Racial-discrimination lawsuits against a private Montgomery County swimming club over its revoked contract with a Philadelphia day camp could cost enough to threaten the Valley Club’s existence.
Attorneys, club members, and tax records indicated that a pair of federal-court lawsuits–one filed, one promised–could cost the club more money than it has and possibly leave board members liable for civil-rights verdicts.
“The only asset we have is the land, which housing developers have been trying to buy for years,” said Bonnie Bacich, a Valley Club member for 30 years.
The club has been targeted for how it treated 65 children who traveled with the Creative Steps Inc. day camp to the Huntingdon Valley club June 29. The children said they heard racial comments by club members who left the pool when they arrived. The club later refunded money paid by Creative Steps and revoked its summer swimming contract.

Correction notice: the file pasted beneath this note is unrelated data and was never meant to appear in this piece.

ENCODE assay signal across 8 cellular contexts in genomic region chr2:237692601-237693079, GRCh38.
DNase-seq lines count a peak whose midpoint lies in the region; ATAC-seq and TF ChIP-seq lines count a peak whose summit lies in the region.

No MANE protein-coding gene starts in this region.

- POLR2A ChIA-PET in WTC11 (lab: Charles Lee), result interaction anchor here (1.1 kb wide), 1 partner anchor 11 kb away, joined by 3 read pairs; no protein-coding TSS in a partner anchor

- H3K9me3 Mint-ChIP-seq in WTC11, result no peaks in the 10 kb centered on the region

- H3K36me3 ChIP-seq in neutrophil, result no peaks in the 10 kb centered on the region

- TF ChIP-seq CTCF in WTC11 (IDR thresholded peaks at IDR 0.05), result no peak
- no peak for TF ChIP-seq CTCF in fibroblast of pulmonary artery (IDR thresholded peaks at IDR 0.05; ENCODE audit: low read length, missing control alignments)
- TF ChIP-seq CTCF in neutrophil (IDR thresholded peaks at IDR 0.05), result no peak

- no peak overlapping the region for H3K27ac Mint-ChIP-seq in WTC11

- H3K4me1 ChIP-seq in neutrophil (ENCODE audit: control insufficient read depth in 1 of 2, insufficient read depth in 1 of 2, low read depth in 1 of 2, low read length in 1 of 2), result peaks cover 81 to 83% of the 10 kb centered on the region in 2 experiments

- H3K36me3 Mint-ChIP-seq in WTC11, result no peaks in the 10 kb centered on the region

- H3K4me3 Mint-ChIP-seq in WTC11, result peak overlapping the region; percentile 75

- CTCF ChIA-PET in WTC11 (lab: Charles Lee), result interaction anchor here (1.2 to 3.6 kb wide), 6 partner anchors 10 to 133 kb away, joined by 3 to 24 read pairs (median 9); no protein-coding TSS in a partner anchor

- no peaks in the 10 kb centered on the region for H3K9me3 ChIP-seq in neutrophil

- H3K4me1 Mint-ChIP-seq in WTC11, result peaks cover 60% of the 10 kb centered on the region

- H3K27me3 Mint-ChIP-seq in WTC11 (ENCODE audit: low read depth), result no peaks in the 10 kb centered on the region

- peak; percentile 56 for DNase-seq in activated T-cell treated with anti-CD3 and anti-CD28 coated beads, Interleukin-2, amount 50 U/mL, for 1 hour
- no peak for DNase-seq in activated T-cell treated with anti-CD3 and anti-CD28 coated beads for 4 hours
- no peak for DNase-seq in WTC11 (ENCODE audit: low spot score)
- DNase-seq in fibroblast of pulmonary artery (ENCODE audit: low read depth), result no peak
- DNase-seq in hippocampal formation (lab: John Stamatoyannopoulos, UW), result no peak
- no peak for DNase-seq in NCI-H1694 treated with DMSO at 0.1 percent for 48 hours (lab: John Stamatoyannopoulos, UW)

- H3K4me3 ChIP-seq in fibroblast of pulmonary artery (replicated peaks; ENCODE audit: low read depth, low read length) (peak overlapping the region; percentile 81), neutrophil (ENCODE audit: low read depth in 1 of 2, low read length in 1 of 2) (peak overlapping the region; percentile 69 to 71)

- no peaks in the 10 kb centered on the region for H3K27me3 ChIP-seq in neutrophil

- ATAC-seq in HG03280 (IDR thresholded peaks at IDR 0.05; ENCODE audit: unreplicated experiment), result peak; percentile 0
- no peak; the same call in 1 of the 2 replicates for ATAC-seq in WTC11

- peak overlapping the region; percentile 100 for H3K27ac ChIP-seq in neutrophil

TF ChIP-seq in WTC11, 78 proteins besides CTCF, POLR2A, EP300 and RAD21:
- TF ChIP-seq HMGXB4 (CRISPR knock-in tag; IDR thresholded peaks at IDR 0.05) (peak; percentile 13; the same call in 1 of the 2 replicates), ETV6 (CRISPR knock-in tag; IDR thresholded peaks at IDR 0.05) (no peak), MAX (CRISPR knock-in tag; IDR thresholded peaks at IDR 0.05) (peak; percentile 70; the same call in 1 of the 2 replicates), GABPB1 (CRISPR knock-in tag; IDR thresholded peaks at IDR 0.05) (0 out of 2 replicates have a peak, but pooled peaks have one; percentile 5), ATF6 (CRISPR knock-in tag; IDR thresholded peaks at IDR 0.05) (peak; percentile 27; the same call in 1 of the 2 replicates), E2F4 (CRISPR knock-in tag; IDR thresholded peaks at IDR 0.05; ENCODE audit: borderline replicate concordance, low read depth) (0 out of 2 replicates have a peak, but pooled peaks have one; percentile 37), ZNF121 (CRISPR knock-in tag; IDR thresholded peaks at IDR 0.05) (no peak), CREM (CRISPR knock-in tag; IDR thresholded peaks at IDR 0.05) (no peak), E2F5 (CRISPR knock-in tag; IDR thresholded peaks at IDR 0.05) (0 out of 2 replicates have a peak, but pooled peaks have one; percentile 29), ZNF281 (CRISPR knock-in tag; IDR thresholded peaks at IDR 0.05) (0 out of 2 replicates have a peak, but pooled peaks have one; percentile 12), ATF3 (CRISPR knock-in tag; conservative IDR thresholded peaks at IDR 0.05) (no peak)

The club also ended contracts with two other day camps, but neither has protested the matter. The Valley Club says all the contracts were ended because of safety issues from overcrowding, not racial prejudice.
One lawsuit was filed Friday by a parent, and Creative Steps executive director Alethea Wright and dozens of other parents said at a news conference Monday that a second discrimination suit was coming.
“The outrage of having to go through this, with an African American president in 2009–we don’t take this kind of stuff lightly in America anymore,” said Montgomery County civil-rights lawyer Brian Wiley, who is not involved in the case lawsuit.
Wiley said fighting the issue in court could prove a fiscal challenge to the tax-exempt, nonprofit club, which listed $210,193 in assets in its most recent federal filing. “That club’s got to settle that case,” he said.
Valley Club president John G. Duesler Jr.–who has offered to resign over the imbroglio–said yesterday the club was searching for an attorney.
The legal threats to the club if the racial-discrimination allegations are proved can be considerable, experts said.
Duesler said the club has 150 member families, and its 2007 IRS filing says it spent almost its entire year’s revenues of $100,267 to cover operating expenses. Having to pay taxes would shift that balance.
Wiley, the civil-rights attorney, said federal law allows for a nonprofit organization’s board members to be held individually liable in a discrimination case.
“Being private is not going to help them,” Wiley said, “and being nonprofit is not going to help them.”